Court flips US state`s ban on same-sex marriage
A federal appeals court Monday struck down Virginia`s ban on same-sex marriage, in a landmark victory for the gay rights movement in the United States.
Washington: A federal appeals court Monday struck down Virginia`s ban on same-sex marriage, in a landmark victory for the gay rights movement in the United States.
The Fourth US Circuit Court of Appeals in the state capital Richmond said the ban violated the US Constitution`s guarantee of equal protection under the law by infringing on the right to marry.
"The choice of whether and whom to marry is an intensely personal decision that alters the course of an individual`s life," the court said.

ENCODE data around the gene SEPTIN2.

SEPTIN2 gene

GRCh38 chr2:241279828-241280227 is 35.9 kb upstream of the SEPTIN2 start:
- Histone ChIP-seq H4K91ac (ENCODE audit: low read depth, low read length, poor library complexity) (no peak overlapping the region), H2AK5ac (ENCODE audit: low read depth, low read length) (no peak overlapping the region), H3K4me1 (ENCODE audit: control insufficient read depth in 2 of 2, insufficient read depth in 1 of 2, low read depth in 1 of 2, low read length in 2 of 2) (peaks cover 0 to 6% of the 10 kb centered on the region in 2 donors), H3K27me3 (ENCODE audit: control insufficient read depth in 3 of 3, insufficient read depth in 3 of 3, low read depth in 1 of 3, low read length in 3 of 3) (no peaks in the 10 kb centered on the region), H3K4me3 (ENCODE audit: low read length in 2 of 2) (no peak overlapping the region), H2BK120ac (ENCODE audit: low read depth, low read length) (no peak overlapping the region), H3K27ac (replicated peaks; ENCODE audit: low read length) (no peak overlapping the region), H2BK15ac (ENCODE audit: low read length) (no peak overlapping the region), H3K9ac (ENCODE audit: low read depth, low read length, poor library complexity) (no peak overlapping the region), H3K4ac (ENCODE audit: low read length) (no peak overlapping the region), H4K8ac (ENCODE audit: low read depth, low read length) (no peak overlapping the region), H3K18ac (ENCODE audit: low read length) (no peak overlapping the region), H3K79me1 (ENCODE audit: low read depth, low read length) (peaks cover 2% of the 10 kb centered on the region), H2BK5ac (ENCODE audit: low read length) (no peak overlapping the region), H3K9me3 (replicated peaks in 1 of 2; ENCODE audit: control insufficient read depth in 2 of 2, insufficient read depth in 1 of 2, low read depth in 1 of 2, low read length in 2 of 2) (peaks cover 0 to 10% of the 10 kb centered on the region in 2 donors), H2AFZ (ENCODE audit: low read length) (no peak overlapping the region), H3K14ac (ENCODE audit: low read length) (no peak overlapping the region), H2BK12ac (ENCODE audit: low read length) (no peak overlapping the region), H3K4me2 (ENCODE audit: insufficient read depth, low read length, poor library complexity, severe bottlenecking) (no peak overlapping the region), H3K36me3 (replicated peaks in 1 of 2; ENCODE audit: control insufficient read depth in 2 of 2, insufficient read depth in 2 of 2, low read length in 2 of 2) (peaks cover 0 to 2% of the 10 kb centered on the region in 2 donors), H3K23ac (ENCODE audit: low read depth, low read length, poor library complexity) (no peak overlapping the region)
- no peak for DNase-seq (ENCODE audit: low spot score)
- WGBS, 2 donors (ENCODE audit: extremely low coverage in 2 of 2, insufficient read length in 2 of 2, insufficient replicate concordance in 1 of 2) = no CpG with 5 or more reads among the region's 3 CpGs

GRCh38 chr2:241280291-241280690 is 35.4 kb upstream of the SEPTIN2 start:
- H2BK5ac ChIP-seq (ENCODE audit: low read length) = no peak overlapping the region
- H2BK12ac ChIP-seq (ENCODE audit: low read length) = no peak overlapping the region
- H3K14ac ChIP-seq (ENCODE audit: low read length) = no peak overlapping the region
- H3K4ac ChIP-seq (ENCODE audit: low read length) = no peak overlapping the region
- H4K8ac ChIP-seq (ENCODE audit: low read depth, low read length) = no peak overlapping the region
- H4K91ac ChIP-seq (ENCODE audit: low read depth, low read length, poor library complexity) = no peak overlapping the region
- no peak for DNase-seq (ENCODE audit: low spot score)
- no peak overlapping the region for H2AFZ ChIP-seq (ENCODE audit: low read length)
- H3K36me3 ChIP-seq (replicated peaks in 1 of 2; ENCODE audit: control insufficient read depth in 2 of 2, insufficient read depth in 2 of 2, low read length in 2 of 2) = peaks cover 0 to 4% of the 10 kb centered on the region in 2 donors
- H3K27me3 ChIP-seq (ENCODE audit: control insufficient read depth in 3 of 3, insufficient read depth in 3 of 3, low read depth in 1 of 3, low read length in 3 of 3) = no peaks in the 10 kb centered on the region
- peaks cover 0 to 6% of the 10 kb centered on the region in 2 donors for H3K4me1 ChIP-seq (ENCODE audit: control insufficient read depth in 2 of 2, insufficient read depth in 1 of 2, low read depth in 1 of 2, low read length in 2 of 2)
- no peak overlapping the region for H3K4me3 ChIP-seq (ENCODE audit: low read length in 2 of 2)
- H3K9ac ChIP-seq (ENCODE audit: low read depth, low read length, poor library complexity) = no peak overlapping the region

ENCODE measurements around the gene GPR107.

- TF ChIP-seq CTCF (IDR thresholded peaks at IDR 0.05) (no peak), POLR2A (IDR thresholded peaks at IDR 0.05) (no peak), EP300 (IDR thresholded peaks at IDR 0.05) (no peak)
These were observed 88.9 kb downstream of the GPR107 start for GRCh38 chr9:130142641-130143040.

"Denying same-sex couples this choice prohibits them from participating fully in our society, which is precisely the type of segregation that the Fourteenth Amendment cannot countenance."
Virginia Governor Terry McAuliffe, a Democrat, said he was "overjoyed" by the ruling -- raising hopes that state officials might soon issue marriage licenses to gay and lesbian couples.
"This is a historic ruling ... and its effect will affirm once again that Virginia is a state that is open and welcoming to all," he said in a statement.
Virginia effectively banned same-sex marriage when a 2006 amendment to its state constitution -- endorsed by 57 percent of its voters in a referendum -- defined marriage strictly as a union between a man and a woman.
Prohibitions on same-sex marriage have fallen in several states since June 2013 when the US Supreme Court ruled that wedded same-sex couples were entitled to the same rights and benefits as their straight counterparts.
Same-sex marriages are legal in 19 other states plus the District of Columbia -- but they remain prohibited in about 30 other states, notably in the more conservative South.